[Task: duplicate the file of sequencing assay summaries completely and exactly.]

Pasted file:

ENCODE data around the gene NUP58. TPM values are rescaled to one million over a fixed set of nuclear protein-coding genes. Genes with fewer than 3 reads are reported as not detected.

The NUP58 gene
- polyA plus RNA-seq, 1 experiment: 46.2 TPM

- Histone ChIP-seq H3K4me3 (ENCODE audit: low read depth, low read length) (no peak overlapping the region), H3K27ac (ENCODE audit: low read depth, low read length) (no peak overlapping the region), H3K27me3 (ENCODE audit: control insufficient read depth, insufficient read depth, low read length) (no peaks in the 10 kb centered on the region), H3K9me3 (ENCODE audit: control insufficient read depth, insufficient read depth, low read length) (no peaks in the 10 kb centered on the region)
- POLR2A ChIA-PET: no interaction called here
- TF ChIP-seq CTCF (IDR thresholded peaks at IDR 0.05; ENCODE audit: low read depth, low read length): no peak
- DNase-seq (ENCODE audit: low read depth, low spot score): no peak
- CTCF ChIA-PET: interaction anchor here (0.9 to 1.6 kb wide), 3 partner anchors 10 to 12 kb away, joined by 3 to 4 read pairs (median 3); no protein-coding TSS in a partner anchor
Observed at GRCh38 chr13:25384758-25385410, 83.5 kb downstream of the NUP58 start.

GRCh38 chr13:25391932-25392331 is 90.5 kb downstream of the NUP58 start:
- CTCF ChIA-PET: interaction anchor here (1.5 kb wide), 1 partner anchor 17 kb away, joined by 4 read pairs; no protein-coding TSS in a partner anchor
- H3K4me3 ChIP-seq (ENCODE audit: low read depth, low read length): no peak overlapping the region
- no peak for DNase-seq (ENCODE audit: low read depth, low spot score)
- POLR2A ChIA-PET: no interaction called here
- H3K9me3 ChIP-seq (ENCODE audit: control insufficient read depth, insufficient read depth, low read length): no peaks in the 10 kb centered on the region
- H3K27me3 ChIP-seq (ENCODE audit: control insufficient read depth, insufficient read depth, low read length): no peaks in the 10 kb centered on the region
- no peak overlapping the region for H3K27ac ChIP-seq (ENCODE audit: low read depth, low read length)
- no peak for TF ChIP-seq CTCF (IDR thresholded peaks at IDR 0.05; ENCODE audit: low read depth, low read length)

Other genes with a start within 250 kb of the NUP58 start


ENCODE data around the gene NUP58. TPM values are rescaled to one million over a fixed set of nuclear protein-coding genes. Genes with fewer than 3 reads are reported as not detected.

The NUP58 gene
- polyA plus RNA-seq, 1 experiment: 46.2 TPM

- Histone ChIP-seq H3K4me3 (ENCODE audit: low read depth, low read length) (no peak overlapping the region), H3K27ac (ENCODE audit: low read depth, low read length) (no peak overlapping the region), H3K27me3 (ENCODE audit: control insufficient read depth, insufficient read depth, low read length) (no peaks in the 10 kb centered on the region), H3K9me3 (ENCODE audit: control insufficient read depth, insufficient read depth, low read length) (no peaks in the 10 kb centered on the region)
- POLR2A ChIA-PET: no interaction called here
- TF ChIP-seq CTCF (IDR thresholded peaks at IDR 0.05; ENCODE audit: low read depth, low read length): no peak
- DNase-seq (ENCODE audit: low read depth, low spot score): no peak
- CTCF ChIA-PET: interaction anchor here (0.9 to 1.6 kb wide), 3 partner anchors 10 to 12 kb away, joined by 3 to 4 read pairs (median 3); no protein-coding TSS in a partner anchor
Observed at GRCh38 chr13:25384758-25385410, 83.5 kb downstream of the NUP58 start.

GRCh38 chr13:25391932-25392331 is 90.5 kb downstream of the NUP58 start:
- CTCF ChIA-PET: interaction anchor here (1.5 kb wide), 1 partner anchor 17 kb away, joined by 4 read pairs; no protein-coding TSS in a partner anchor
- H3K4me3 ChIP-seq (ENCODE audit: low read depth, low read length): no peak overlapping the region
- no peak for DNase-seq (ENCODE audit: low read depth, low spot score)
- POLR2A ChIA-PET: no interaction called here
- H3K9me3 ChIP-seq (ENCODE audit: control insufficient read depth, insufficient read depth, low read length): no peaks in the 10 kb centered on the region
- H3K27me3 ChIP-seq (ENCODE audit: control insufficient read depth, insufficient read depth, low read length): no peaks in the 10 kb centered on the region
- no peak overlapping the region for H3K27ac ChIP-seq (ENCODE audit: low read depth, low read length)
- no peak for TF ChIP-seq CTCF (IDR thresholded peaks at IDR 0.05; ENCODE audit: low read depth, low read length)

Other genes with a start within 250 kb of the NUP58 start